Tiny house meets digital fabrication in the FOUNDhouse
Here is a combo platter of a whole lot of TreeHugger favorite things, found on Tiny House Talk: The FOUNDHOUSE.
Wikihouse/CC BY 2.0
First there was the Wikihouse, "an Open Community Construction Set. Its aim is to make it possible for almost anyone, regardless of their formal skills, to freely download and build structures which are affordable and suited to their needs."
Then there is DesignBuildBLUFF, the wonderful student design/build project from the University of Colorado where "Calloused hands, engaged minds, and open hearts align with resourcefulness and ingenuity to create a home for some of the last people to expect it."
Now there is FOUNDhouse, where Patrick and Lacey use the Wikihouse technology to build a tiny house to house students working on the DesignbuildBLUFF project.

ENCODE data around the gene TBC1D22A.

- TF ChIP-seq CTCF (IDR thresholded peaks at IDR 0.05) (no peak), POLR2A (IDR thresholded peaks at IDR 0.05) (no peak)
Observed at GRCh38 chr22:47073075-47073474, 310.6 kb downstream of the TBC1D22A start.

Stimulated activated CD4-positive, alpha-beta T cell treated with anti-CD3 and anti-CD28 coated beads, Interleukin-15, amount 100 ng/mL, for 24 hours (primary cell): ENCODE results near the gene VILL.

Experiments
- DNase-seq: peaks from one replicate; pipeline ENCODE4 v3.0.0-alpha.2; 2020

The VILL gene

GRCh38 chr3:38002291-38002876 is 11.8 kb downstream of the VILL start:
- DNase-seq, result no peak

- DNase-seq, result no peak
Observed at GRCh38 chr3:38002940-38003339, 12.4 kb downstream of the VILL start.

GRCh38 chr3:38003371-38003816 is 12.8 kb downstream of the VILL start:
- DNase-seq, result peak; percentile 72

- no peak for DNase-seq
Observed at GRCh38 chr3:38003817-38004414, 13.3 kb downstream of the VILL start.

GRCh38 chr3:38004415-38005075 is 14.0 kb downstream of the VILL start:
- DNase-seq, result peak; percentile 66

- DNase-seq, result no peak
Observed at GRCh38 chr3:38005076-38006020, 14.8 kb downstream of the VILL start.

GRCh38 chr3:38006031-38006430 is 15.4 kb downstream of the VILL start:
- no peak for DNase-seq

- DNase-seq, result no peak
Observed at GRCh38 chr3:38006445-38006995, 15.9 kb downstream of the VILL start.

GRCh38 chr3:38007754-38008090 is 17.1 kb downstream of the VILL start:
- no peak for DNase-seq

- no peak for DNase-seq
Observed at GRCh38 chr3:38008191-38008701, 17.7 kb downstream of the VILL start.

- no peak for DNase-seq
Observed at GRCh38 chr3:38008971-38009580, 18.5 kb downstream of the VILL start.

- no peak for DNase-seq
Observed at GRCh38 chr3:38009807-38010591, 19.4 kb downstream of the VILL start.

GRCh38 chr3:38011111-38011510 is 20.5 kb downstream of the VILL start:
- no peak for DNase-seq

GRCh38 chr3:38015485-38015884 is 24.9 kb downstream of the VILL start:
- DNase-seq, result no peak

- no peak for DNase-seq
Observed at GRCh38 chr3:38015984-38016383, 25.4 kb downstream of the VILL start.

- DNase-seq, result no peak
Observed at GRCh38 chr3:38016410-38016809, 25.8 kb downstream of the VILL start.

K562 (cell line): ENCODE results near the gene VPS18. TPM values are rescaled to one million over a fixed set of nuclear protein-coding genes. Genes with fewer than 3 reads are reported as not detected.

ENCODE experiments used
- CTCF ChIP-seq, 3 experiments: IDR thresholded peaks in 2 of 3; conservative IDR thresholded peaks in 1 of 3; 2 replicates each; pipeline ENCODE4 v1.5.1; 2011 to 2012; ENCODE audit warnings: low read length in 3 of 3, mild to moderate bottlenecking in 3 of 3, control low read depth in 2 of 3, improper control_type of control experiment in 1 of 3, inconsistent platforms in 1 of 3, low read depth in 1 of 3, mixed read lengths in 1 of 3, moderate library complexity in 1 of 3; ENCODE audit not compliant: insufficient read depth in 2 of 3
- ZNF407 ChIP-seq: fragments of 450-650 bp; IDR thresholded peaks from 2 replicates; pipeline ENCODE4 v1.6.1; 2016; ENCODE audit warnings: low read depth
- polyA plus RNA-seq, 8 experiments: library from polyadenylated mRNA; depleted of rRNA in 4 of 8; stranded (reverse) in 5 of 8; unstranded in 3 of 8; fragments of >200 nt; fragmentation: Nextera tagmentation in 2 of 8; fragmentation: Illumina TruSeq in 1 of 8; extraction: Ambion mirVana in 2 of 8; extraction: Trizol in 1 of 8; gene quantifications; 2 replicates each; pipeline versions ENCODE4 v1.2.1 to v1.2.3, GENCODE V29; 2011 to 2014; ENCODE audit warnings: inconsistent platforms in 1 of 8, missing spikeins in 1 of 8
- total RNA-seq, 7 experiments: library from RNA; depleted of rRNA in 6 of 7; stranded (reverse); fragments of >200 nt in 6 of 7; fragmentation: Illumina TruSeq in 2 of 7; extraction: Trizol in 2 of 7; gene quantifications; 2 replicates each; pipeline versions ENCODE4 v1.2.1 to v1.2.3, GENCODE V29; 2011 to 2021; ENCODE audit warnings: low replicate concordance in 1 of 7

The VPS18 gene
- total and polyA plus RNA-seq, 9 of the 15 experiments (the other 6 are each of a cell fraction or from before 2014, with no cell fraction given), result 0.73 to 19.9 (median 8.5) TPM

The wikihouse system uses a CNC router to cut out complicated plywood shapes that snap together quickly and easily without the need for nails. The designers then can finish the inside and outside with whatever they want; in this case they have clad it in siding made from pallets, yet another staple of TreeHugger.
A benefit of the snap-together nature of the structure is that they could assemble it in Denver, take it apart and reassemble it in Utah. Otherwise I wonder how much more efficient it really is than using conventional wood framing; there is a lot of complicated cutting out of the sheet of plywood and a fair amount of waste material here. It doesn't seem to me to have the advantages of the FACIT system, where the product is a "cassette", or a box that is at once the frame, sheathing, interior wall and is designed to hold insulation.
However it does go together quickly. Wikihouse is a completely open system, certified under Creative Commons, so anyone can go on the site and download plans, modify them is Sketchup as required, and send them off to the local CNC router. So anyone who wants this particular tiny house plan can have it, and anyone who has ever played with lego can probably build it.
And they do pack a lot into 150 square feet. More photos at FoundHouse.